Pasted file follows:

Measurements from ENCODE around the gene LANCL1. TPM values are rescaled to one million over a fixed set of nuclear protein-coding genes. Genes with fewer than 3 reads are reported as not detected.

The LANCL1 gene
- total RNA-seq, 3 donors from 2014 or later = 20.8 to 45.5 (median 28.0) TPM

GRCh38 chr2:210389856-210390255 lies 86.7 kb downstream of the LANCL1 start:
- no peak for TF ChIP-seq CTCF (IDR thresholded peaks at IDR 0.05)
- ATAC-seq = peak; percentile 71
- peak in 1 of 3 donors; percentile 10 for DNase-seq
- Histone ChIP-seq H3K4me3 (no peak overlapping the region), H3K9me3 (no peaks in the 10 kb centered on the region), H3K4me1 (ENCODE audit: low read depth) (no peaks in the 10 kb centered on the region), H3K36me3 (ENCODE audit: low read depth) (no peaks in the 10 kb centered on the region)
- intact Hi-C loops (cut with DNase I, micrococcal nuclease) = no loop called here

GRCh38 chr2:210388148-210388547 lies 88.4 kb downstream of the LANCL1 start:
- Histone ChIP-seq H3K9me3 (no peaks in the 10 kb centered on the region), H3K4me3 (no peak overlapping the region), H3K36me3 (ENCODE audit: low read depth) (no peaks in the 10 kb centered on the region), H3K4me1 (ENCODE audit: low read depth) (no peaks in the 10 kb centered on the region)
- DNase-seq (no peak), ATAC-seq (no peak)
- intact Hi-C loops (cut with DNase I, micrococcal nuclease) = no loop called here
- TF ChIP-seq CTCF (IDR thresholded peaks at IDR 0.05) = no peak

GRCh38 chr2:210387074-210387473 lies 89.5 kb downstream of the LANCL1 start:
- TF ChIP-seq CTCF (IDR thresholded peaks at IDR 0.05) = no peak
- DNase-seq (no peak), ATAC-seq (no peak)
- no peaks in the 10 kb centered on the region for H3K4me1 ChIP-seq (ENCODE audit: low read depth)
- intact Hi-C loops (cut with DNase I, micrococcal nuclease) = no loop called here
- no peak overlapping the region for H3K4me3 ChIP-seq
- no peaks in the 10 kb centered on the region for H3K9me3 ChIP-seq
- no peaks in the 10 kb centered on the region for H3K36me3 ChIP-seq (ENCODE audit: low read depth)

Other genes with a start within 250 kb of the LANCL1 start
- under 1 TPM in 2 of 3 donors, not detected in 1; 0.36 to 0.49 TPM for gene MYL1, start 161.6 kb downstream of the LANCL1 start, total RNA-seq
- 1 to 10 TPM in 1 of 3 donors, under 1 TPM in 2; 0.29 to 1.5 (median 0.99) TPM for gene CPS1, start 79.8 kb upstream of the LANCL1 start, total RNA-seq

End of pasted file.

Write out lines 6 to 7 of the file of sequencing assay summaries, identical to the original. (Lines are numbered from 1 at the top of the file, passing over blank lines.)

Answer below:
- ATAC-seq = peak; percentile 71
- peak in 1 of 3 donors; percentile 10 for DNase-seq